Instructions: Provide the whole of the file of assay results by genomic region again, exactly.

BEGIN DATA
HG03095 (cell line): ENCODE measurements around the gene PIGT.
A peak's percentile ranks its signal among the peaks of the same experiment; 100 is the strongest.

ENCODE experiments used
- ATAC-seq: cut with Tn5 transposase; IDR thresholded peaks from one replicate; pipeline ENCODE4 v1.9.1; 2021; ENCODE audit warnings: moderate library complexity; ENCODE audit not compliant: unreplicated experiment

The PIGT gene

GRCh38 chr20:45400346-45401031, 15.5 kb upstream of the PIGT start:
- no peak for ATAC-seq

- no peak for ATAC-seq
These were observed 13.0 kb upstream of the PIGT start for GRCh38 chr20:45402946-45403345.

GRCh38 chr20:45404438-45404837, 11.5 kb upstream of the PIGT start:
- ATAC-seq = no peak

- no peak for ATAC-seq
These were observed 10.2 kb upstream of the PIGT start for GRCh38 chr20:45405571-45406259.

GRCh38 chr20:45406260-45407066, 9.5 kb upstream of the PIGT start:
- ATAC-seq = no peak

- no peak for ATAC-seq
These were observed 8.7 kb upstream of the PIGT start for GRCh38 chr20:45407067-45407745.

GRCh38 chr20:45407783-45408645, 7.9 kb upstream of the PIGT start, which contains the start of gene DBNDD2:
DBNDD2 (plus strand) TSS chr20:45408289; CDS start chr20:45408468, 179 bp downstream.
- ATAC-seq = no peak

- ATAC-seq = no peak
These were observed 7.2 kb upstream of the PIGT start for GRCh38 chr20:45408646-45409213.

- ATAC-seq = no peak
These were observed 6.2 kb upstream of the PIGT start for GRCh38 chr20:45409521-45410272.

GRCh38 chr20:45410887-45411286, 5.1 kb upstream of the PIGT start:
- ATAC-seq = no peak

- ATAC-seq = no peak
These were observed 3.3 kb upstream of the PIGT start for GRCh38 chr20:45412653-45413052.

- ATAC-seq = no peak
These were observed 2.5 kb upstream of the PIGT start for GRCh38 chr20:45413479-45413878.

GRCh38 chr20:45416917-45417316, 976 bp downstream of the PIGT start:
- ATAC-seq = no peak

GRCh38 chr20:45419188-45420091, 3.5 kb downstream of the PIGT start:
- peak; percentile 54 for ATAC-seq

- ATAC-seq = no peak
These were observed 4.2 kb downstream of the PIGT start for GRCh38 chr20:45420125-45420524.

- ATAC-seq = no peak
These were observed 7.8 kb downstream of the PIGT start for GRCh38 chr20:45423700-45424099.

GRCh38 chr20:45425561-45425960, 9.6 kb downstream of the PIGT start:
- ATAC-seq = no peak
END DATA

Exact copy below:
HG03095 (cell line): ENCODE measurements around the gene PIGT.
A peak's percentile ranks its signal among the peaks of the same experiment; 100 is the strongest.

ENCODE experiments used
- ATAC-seq: cut with Tn5 transposase; IDR thresholded peaks from one replicate; pipeline ENCODE4 v1.9.1; 2021; ENCODE audit warnings: moderate library complexity; ENCODE audit not compliant: unreplicated experiment

The PIGT gene

GRCh38 chr20:45400346-45401031, 15.5 kb upstream of the PIGT start:
- no peak for ATAC-seq

- no peak for ATAC-seq
These were observed 13.0 kb upstream of the PIGT start for GRCh38 chr20:45402946-45403345.

GRCh38 chr20:45404438-45404837, 11.5 kb upstream of the PIGT start:
- ATAC-seq = no peak

- no peak for ATAC-seq
These were observed 10.2 kb upstream of the PIGT start for GRCh38 chr20:45405571-45406259.

GRCh38 chr20:45406260-45407066, 9.5 kb upstream of the PIGT start:
- ATAC-seq = no peak

- no peak for ATAC-seq
These were observed 8.7 kb upstream of the PIGT start for GRCh38 chr20:45407067-45407745.

GRCh38 chr20:45407783-45408645, 7.9 kb upstream of the PIGT start, which contains the start of gene DBNDD2:
DBNDD2 (plus strand) TSS chr20:45408289; CDS start chr20:45408468, 179 bp downstream.
- ATAC-seq = no peak

- ATAC-seq = no peak
These were observed 7.2 kb upstream of the PIGT start for GRCh38 chr20:45408646-45409213.

- ATAC-seq = no peak
These were observed 6.2 kb upstream of the PIGT start for GRCh38 chr20:45409521-45410272.

GRCh38 chr20:45410887-45411286, 5.1 kb upstream of the PIGT start:
- ATAC-seq = no peak

- ATAC-seq = no peak
These were observed 3.3 kb upstream of the PIGT start for GRCh38 chr20:45412653-45413052.

- ATAC-seq = no peak
These were observed 2.5 kb upstream of the PIGT start for GRCh38 chr20:45413479-45413878.

GRCh38 chr20:45416917-45417316, 976 bp downstream of the PIGT start:
- ATAC-seq = no peak

GRCh38 chr20:45419188-45420091, 3.5 kb downstream of the PIGT start:
- peak; percentile 54 for ATAC-seq

- ATAC-seq = no peak
These were observed 4.2 kb downstream of the PIGT start for GRCh38 chr20:45420125-45420524.

- ATAC-seq = no peak
These were observed 7.8 kb downstream of the PIGT start for GRCh38 chr20:45423700-45424099.

GRCh38 chr20:45425561-45425960, 9.6 kb downstream of the PIGT start:
- ATAC-seq = no peak